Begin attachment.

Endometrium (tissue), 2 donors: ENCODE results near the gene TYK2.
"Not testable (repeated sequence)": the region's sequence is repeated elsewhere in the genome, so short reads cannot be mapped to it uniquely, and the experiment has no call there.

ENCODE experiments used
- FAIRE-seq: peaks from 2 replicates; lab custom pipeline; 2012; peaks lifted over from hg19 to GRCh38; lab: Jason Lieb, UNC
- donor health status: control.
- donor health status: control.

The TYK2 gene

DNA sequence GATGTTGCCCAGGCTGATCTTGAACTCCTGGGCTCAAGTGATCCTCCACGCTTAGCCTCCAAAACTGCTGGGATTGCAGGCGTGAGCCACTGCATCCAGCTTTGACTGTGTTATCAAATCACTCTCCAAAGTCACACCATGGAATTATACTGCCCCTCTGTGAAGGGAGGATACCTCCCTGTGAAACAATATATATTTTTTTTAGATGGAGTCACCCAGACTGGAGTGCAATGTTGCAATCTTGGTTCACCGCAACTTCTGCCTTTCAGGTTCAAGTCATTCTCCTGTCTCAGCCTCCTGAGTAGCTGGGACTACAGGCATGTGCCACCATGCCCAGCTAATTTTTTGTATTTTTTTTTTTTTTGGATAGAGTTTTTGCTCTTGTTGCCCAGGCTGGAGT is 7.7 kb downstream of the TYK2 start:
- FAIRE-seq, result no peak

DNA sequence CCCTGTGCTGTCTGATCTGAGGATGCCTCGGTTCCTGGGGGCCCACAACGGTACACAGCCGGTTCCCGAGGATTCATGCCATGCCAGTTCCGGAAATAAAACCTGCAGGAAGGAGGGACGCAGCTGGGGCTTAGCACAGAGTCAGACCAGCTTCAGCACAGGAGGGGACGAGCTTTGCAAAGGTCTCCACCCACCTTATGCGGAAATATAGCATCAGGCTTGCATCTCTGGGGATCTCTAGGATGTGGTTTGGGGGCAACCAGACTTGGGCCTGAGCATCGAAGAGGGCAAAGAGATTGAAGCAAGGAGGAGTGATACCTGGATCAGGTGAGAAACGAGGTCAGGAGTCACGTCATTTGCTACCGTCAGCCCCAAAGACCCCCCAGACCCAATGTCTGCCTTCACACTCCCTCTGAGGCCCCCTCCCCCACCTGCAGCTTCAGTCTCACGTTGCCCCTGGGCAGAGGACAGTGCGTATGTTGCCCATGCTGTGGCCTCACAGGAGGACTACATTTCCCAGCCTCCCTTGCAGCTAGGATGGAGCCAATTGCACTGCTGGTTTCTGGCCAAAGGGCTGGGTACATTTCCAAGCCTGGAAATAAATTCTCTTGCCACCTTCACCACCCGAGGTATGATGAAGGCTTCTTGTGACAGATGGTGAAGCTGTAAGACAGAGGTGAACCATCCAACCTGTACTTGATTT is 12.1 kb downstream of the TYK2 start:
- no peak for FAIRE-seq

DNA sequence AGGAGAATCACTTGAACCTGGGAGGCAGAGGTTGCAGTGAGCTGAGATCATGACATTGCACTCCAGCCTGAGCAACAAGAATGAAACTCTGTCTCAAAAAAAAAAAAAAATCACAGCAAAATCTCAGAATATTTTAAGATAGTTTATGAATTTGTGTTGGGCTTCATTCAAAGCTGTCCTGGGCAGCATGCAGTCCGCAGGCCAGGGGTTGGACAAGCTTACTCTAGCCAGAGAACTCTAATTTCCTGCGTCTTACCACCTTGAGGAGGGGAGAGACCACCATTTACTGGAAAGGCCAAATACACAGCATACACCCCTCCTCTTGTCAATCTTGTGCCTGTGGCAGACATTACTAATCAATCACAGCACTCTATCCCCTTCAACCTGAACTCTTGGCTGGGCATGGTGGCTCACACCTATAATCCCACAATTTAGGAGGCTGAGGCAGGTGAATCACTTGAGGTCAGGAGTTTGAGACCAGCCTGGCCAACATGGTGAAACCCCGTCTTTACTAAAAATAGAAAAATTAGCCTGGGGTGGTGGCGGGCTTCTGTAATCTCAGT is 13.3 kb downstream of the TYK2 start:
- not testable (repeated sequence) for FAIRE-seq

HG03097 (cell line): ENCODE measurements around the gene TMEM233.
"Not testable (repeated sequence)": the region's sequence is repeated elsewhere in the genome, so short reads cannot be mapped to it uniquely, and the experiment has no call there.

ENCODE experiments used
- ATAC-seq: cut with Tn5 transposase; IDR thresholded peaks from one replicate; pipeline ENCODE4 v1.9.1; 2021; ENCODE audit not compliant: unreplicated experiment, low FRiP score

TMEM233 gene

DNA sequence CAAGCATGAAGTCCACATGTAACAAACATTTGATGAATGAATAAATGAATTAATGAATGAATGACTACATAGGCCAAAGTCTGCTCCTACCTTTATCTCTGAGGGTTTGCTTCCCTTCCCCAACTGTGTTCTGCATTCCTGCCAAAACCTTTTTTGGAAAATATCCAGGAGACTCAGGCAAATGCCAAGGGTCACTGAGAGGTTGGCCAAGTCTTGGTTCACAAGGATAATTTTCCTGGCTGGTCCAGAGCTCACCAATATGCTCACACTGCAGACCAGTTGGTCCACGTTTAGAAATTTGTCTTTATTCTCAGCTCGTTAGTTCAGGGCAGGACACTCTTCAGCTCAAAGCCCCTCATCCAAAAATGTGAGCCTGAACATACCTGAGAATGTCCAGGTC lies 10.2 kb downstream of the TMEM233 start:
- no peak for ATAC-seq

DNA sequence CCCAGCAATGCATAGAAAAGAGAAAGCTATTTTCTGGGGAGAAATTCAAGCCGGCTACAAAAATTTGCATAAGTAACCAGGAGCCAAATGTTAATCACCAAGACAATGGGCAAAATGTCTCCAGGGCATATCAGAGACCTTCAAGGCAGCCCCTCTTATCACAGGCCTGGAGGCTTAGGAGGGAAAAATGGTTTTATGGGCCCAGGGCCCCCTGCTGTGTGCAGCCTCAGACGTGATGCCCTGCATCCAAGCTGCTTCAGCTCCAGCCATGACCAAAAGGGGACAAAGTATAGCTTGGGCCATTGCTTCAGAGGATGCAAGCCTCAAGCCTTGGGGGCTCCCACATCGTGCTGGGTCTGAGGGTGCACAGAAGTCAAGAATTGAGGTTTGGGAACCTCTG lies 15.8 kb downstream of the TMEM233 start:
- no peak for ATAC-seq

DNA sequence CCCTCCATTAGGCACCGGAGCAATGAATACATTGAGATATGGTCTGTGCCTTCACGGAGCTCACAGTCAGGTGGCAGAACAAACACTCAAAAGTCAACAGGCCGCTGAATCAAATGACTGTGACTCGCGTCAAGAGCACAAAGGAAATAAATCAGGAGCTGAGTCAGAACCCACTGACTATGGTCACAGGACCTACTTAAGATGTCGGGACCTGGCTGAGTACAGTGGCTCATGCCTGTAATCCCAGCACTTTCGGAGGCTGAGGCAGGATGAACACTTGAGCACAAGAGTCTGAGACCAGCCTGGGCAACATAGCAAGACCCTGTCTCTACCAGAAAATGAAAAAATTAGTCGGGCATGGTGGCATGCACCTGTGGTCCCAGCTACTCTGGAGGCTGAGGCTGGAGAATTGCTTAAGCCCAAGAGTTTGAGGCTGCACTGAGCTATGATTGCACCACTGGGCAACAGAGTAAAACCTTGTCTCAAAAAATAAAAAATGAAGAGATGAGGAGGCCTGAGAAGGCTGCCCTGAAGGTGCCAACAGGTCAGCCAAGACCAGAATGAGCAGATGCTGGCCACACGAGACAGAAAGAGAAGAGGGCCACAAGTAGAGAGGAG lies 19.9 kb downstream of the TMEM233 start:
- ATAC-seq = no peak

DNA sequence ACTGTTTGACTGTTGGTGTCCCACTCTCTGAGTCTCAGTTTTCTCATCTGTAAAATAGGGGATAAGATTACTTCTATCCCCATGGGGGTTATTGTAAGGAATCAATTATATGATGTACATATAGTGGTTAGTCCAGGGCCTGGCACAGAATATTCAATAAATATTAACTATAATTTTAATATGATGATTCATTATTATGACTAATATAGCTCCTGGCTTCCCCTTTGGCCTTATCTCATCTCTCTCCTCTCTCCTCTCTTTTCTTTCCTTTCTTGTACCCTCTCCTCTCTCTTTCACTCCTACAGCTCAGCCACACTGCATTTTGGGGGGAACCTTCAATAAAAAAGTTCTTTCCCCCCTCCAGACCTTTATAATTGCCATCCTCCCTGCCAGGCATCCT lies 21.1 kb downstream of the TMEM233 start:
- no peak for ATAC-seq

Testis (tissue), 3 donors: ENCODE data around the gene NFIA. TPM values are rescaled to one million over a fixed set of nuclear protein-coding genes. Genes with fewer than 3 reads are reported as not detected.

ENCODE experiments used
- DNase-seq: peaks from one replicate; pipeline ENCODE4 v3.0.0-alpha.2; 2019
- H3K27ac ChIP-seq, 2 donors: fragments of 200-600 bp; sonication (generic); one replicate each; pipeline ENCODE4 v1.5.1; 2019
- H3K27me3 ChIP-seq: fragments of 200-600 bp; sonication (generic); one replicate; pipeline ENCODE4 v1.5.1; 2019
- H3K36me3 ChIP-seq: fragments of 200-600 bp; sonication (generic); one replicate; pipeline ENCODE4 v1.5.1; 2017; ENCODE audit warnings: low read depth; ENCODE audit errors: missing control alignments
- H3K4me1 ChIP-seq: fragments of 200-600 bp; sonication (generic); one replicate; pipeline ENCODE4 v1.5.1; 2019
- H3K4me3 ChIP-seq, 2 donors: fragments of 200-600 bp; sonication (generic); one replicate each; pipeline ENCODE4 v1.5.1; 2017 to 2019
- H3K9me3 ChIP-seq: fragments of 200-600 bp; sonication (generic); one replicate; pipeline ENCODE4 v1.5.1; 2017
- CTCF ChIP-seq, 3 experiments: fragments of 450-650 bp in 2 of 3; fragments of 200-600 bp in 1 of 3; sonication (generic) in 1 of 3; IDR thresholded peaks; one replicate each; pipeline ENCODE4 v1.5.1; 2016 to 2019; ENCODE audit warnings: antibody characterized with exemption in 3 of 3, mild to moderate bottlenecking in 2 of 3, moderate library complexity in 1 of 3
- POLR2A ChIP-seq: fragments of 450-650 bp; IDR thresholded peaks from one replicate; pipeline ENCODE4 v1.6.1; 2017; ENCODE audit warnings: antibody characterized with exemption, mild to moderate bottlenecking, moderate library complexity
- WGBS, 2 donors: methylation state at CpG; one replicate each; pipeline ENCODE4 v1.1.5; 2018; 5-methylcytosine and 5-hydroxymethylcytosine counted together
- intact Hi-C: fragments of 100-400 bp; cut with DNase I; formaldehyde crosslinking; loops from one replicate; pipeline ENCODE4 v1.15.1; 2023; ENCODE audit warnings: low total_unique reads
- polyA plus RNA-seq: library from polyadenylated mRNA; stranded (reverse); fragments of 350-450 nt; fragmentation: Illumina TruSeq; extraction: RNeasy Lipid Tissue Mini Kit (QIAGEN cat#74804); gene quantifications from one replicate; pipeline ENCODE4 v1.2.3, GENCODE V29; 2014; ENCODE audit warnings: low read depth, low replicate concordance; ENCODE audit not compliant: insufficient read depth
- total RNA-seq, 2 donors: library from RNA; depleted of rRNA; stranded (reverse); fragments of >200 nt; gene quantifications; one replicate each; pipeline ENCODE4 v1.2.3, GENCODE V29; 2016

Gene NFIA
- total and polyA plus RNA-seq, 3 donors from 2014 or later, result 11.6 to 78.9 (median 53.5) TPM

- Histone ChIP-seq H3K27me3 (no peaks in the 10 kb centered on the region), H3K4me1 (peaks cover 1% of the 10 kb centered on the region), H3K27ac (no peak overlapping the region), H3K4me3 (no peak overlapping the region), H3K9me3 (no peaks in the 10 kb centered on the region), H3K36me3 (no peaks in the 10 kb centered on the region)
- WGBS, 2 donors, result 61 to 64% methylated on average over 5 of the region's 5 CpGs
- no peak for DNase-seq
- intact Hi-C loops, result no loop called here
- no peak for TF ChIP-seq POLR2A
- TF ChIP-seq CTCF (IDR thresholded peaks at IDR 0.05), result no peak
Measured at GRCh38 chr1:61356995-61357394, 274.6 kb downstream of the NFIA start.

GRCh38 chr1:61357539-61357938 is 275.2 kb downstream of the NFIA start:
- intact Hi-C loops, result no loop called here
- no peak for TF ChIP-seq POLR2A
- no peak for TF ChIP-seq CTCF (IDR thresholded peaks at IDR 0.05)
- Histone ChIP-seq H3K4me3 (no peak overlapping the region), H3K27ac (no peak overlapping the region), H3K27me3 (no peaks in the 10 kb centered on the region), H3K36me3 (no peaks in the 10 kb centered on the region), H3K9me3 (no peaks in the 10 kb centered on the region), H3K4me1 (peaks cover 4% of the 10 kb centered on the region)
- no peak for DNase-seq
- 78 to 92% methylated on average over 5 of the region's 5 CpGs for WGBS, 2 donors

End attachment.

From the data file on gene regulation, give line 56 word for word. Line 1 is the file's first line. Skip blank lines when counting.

- no peak for DNase-seq